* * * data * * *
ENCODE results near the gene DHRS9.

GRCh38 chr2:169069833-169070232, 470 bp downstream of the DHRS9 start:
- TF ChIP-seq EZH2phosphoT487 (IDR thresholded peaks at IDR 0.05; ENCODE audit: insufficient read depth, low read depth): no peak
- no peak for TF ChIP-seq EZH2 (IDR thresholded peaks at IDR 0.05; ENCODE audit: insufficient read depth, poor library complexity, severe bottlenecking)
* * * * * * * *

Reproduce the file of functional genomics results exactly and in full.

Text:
ENCODE results near the gene DHRS9.

GRCh38 chr2:169069833-169070232, 470 bp downstream of the DHRS9 start:
- TF ChIP-seq EZH2phosphoT487 (IDR thresholded peaks at IDR 0.05; ENCODE audit: insufficient read depth, low read depth): no peak
- no peak for TF ChIP-seq EZH2 (IDR thresholded peaks at IDR 0.05; ENCODE audit: insufficient read depth, poor library complexity, severe bottlenecking)